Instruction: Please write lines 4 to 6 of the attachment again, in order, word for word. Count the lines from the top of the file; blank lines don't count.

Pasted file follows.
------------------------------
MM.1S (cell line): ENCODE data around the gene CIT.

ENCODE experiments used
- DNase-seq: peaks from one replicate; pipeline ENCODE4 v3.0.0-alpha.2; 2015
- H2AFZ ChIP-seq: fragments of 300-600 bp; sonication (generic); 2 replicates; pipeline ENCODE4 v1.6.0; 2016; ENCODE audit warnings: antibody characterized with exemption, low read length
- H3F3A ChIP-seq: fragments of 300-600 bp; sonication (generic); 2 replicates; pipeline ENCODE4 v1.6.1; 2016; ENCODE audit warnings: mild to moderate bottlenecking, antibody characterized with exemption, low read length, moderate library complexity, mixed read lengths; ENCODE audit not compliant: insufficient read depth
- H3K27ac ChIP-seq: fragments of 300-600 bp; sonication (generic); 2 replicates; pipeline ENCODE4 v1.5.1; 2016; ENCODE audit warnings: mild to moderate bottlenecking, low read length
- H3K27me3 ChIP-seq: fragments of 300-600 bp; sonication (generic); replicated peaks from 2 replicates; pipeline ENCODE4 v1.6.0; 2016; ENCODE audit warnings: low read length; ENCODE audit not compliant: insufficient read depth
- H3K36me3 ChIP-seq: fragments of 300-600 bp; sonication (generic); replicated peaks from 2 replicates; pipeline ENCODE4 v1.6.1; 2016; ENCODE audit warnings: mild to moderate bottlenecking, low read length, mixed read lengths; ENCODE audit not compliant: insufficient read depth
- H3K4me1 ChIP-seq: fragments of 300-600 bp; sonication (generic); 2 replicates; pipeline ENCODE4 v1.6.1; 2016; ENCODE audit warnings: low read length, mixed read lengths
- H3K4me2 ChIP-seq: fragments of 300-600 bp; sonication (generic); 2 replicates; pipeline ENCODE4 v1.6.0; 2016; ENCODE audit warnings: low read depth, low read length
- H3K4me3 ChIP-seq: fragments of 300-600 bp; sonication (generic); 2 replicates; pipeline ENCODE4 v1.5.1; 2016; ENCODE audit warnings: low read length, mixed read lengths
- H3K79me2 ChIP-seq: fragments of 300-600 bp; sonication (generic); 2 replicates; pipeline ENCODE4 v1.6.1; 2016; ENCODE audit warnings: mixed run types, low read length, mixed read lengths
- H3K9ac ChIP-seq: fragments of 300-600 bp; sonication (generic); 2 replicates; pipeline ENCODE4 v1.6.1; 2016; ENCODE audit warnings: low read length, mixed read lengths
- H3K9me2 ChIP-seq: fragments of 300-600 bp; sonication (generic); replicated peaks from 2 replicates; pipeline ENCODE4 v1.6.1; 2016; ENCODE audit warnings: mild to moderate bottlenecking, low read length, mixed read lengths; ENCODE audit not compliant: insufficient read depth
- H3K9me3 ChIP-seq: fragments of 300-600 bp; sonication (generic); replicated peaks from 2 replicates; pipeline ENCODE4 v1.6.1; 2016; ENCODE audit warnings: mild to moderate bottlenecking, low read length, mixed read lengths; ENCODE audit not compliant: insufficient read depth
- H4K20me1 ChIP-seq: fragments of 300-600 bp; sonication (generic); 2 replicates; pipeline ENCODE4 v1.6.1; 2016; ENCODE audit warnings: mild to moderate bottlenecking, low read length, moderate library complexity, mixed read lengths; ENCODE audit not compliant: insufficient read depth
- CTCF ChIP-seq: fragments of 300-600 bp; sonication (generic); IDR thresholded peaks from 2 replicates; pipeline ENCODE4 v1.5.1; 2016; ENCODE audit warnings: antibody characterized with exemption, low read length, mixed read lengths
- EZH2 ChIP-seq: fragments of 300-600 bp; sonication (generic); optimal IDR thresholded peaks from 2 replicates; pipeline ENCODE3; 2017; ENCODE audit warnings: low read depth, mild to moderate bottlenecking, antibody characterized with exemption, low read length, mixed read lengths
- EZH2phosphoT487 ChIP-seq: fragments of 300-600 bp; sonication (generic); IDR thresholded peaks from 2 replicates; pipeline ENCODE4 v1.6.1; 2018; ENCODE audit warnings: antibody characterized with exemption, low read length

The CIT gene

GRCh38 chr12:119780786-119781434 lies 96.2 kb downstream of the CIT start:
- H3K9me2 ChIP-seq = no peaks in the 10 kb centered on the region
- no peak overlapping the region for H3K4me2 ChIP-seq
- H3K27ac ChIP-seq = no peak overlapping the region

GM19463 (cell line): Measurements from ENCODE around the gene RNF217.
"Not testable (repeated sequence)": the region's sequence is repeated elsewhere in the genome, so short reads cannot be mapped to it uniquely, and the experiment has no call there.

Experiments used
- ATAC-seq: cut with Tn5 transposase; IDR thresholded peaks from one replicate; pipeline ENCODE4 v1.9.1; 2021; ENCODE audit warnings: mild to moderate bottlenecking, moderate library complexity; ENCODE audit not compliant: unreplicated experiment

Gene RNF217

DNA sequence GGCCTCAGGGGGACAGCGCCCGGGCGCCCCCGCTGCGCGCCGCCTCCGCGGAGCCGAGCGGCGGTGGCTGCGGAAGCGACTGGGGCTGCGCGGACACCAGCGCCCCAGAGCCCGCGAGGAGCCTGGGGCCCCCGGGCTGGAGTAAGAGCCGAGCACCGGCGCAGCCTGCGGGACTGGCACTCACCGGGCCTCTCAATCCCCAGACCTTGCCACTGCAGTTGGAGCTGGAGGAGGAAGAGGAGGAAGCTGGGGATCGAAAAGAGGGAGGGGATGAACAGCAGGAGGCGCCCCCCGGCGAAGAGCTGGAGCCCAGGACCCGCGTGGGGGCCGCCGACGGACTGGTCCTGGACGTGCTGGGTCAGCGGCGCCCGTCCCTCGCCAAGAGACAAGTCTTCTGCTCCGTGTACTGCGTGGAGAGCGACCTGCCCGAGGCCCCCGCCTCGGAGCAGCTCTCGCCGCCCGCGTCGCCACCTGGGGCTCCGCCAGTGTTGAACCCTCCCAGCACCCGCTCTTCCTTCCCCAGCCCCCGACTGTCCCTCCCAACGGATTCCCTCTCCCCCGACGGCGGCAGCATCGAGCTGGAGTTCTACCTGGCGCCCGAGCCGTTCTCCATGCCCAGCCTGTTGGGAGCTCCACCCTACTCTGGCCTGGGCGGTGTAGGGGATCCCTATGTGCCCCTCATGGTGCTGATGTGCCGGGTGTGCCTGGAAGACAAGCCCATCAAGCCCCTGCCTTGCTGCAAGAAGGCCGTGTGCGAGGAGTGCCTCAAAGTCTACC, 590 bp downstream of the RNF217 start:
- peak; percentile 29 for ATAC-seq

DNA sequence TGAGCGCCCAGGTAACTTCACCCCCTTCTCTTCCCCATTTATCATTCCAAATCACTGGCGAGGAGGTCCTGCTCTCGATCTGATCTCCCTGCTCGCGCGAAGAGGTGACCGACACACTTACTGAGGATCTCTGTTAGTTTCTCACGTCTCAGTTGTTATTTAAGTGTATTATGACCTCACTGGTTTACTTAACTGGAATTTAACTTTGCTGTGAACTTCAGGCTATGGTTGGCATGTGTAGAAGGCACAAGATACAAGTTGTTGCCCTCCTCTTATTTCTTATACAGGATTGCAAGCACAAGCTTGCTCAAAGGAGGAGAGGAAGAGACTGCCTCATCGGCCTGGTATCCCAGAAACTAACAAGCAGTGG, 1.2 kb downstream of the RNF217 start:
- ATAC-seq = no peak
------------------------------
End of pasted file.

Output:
- H2AFZ ChIP-seq: fragments of 300-600 bp; sonication (generic); 2 replicates; pipeline ENCODE4 v1.6.0; 2016; ENCODE audit warnings: antibody characterized with exemption, low read length
- H3F3A ChIP-seq: fragments of 300-600 bp; sonication (generic); 2 replicates; pipeline ENCODE4 v1.6.1; 2016; ENCODE audit warnings: mild to moderate bottlenecking, antibody characterized with exemption, low read length, moderate library complexity, mixed read lengths; ENCODE audit not compliant: insufficient read depth
- H3K27ac ChIP-seq: fragments of 300-600 bp; sonication (generic); 2 replicates; pipeline ENCODE4 v1.5.1; 2016; ENCODE audit warnings: mild to moderate bottlenecking, low read length